I think what this thread shows is that the variation amongst state/private experiences is huge. My own experience is a bit contrary as I went to state schools but was really pushed and encouraged in the subjects I excelled in. The sports facilities at both secondary and sixth form were amazing too.

  • Statements that wouldn't raise an eyebrow in Australia.

  • I was raised by a toothless, bearded hag; I was schooled with a strap right across my back.

  • I went to a state school in Oz and for me a C was definitely shit. It was the lowest mark I got in VCE, it was in Chemistry, and was so shocking, a mate and I arranged some extra lessons with the teacher to help us fix it for the second semester. Definitely other kids wouldn't have bothered but I was trying damn hard to keep my options open for uni so I could escape the town. Other kids who were not interested in uni didn't care about a C and only stepped up if they were going to have to repeat something. My parents (one of which was a teacher) probably had more of an impact on my understanding of the need for a good education than school itself ever did.

    I never thought about girls schools like that though. That sounds pretty cool even if I thought we were all pretty even at my secondary school. Even if what classes we did was even, you'd have louder lads (guilty) getting more attention and when it came time for electives I wonder if girls' choices went wildly different directions because of expectations on them or the general feeling of "this is for blokes what are you doing picking this subject". I did Home Eco for 4 years though so I could eat something at the end of a class haha S.M.R.T.

  • Learning to be confident and take risks

    Could that simply be because wealth (that of parents or peers) allowed it?

    It's a lot harder to take risks when you're working a couple of shitty jobs and if you lose one, your kids go hungry.

  • This is all very interesting but where's the golf scores?

  • I went to three private schools, primary school then gcse years then college years. First was alright, second was generic rugby, lads, bully etc. third was really good. I think I'd be a bricky or something now if I didn't have someone being paid to push me for better grades because I sure as fuck wasn't getting that at home.
    I agree in principle that private schools should be abolished and the money should go to all the state schools instead but also I severely mistrust the govt to actually give the money to the schools. I think I ended up in them more due to availability than any sense of snobbery, we moved from one end of the country to the other and it was a real struggle to find schools for my sister and I. Obv we could afford it which was nice but we weren't rich, the money came from my grand parents.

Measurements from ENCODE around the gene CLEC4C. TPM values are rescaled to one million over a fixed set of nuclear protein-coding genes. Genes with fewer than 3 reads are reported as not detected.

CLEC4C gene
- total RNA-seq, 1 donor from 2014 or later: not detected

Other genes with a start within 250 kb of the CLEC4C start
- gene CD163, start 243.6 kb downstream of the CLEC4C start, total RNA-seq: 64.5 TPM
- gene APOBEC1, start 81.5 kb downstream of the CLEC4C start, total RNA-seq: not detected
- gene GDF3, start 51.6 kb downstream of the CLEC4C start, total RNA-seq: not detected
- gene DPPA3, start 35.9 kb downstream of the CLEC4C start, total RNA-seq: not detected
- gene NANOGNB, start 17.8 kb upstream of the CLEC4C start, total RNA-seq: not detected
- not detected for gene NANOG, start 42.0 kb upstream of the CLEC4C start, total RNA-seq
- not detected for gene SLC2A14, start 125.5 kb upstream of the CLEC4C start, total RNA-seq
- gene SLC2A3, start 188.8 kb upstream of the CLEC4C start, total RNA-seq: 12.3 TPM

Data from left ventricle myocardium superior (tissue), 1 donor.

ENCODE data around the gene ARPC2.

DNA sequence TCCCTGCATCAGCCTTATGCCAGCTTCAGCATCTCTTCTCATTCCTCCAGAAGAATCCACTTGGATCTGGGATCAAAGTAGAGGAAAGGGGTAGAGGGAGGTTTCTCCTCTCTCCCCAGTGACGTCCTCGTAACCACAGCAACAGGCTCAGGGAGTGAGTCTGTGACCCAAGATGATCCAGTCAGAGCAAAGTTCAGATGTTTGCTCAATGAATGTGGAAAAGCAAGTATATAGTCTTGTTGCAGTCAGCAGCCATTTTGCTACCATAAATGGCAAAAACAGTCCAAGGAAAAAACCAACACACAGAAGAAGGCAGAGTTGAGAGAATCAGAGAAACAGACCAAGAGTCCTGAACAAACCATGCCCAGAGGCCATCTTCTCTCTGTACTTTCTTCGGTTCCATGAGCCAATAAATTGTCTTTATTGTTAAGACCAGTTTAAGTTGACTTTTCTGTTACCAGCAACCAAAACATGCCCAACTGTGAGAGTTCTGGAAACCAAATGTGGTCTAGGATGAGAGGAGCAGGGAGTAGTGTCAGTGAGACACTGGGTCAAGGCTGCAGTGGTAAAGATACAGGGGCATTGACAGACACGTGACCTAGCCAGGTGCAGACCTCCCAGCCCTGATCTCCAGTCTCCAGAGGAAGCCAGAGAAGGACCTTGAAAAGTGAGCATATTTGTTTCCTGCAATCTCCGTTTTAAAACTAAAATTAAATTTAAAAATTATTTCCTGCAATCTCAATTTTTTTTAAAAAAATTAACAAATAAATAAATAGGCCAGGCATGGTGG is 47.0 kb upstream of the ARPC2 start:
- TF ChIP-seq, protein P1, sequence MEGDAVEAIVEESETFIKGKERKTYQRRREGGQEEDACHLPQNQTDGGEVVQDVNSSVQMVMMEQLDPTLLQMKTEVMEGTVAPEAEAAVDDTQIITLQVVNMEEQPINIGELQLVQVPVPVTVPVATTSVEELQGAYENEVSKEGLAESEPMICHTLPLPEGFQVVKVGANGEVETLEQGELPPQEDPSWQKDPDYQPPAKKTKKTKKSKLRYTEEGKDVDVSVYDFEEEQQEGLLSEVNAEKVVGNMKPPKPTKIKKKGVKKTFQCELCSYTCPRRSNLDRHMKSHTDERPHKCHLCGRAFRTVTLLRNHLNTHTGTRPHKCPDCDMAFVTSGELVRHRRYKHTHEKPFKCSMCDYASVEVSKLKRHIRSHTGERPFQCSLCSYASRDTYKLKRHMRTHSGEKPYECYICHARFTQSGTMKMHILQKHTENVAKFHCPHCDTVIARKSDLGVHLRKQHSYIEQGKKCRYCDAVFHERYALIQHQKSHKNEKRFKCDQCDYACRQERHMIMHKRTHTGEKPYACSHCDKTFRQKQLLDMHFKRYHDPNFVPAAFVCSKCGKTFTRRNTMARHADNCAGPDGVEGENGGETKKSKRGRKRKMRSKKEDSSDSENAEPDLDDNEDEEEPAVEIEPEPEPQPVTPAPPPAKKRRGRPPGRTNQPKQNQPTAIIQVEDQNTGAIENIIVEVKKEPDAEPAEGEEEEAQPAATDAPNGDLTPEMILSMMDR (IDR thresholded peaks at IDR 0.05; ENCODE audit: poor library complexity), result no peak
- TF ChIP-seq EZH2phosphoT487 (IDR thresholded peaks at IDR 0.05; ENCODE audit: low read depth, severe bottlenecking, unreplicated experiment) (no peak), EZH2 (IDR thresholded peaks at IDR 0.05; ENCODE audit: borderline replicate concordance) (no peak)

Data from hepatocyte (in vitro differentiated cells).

I know there's no way I will be able to afford it but I would 100% send my kid(s) to private school if I could mainly for the better access to sports and facilities.

    edit - just to add, I think church schools should be abolished before generic private schools.

  • Obv we could afford it which was nice but we weren't rich, the money came from my grand parents.

    Oh wait we're already in the Golf Club thread lolz

  • Fee paying schools account for 7-10% of children in Education and yet 60-70% of top jobs.
    The argument is not “if you went, you are a twat. If you send your kids, you are soulless”
    It’s about improving and investing in state education.
    Because despite the anecdotes of mediocrity, statistically a private education has many advantages that go beyond the quality of tuition.

  • "bricky" not heard that one before. Ha

  • You have articulated how I feel better than I would of managed. For me that is the route of the problem, if people put as much effort and money in to lobbying their MP over the state of their local state schools we could as a society achieve better outcomes for all instead of leaving so many behind.

  • Post a reply
    • Bold
    • Italics
    • Link
    • Image
    • List
    • Quote
    • code
    • Preview

Overheard at the LFGSS golf club bar

Posted by Avatar for fizzy.bleach @fizzy.bleach